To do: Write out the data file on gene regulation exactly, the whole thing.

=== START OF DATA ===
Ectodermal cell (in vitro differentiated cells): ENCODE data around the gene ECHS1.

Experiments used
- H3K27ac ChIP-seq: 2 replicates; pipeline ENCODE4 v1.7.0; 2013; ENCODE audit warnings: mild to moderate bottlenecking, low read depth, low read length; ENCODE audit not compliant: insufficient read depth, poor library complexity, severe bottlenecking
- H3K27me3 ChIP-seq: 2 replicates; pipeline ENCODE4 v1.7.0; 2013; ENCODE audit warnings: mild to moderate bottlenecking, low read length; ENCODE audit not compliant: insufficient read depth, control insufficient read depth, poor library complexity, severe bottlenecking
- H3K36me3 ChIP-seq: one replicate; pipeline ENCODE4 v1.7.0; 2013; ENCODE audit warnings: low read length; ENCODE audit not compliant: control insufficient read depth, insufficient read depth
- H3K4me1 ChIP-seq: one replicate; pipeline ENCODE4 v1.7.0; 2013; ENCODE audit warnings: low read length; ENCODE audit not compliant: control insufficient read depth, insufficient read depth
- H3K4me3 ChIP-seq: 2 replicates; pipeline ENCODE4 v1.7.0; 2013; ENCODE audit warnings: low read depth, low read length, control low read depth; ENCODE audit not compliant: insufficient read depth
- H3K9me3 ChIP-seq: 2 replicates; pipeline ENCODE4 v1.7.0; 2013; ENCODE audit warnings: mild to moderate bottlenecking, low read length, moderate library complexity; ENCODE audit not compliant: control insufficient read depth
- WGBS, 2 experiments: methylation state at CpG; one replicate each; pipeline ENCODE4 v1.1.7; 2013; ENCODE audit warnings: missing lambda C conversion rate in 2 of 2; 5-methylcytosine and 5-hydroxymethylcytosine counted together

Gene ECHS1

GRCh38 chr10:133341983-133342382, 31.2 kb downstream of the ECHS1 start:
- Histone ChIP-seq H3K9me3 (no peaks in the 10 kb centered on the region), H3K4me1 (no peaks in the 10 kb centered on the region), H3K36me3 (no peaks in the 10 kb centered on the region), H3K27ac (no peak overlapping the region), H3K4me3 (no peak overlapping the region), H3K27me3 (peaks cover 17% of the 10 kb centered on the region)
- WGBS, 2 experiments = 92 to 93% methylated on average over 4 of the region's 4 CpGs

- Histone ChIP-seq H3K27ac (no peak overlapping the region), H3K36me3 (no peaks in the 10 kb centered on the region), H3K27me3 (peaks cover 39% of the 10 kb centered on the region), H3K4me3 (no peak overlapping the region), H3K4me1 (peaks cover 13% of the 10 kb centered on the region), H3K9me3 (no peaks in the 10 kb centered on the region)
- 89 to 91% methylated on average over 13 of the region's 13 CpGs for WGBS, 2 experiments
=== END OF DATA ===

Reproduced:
Ectodermal cell (in vitro differentiated cells): ENCODE data around the gene ECHS1.

Experiments used
- H3K27ac ChIP-seq: 2 replicates; pipeline ENCODE4 v1.7.0; 2013; ENCODE audit warnings: mild to moderate bottlenecking, low read depth, low read length; ENCODE audit not compliant: insufficient read depth, poor library complexity, severe bottlenecking
- H3K27me3 ChIP-seq: 2 replicates; pipeline ENCODE4 v1.7.0; 2013; ENCODE audit warnings: mild to moderate bottlenecking, low read length; ENCODE audit not compliant: insufficient read depth, control insufficient read depth, poor library complexity, severe bottlenecking
- H3K36me3 ChIP-seq: one replicate; pipeline ENCODE4 v1.7.0; 2013; ENCODE audit warnings: low read length; ENCODE audit not compliant: control insufficient read depth, insufficient read depth
- H3K4me1 ChIP-seq: one replicate; pipeline ENCODE4 v1.7.0; 2013; ENCODE audit warnings: low read length; ENCODE audit not compliant: control insufficient read depth, insufficient read depth
- H3K4me3 ChIP-seq: 2 replicates; pipeline ENCODE4 v1.7.0; 2013; ENCODE audit warnings: low read depth, low read length, control low read depth; ENCODE audit not compliant: insufficient read depth
- H3K9me3 ChIP-seq: 2 replicates; pipeline ENCODE4 v1.7.0; 2013; ENCODE audit warnings: mild to moderate bottlenecking, low read length, moderate library complexity; ENCODE audit not compliant: control insufficient read depth
- WGBS, 2 experiments: methylation state at CpG; one replicate each; pipeline ENCODE4 v1.1.7; 2013; ENCODE audit warnings: missing lambda C conversion rate in 2 of 2; 5-methylcytosine and 5-hydroxymethylcytosine counted together

Gene ECHS1

GRCh38 chr10:133341983-133342382, 31.2 kb downstream of the ECHS1 start:
- Histone ChIP-seq H3K9me3 (no peaks in the 10 kb centered on the region), H3K4me1 (no peaks in the 10 kb centered on the region), H3K36me3 (no peaks in the 10 kb centered on the region), H3K27ac (no peak overlapping the region), H3K4me3 (no peak overlapping the region), H3K27me3 (peaks cover 17% of the 10 kb centered on the region)
- WGBS, 2 experiments = 92 to 93% methylated on average over 4 of the region's 4 CpGs

- Histone ChIP-seq H3K27ac (no peak overlapping the region), H3K36me3 (no peaks in the 10 kb centered on the region), H3K27me3 (peaks cover 39% of the 10 kb centered on the region), H3K4me3 (no peak overlapping the region), H3K4me1 (peaks cover 13% of the 10 kb centered on the region), H3K9me3 (no peaks in the 10 kb centered on the region)
- 89 to 91% methylated on average over 13 of the region's 13 CpGs for WGBS, 2 experiments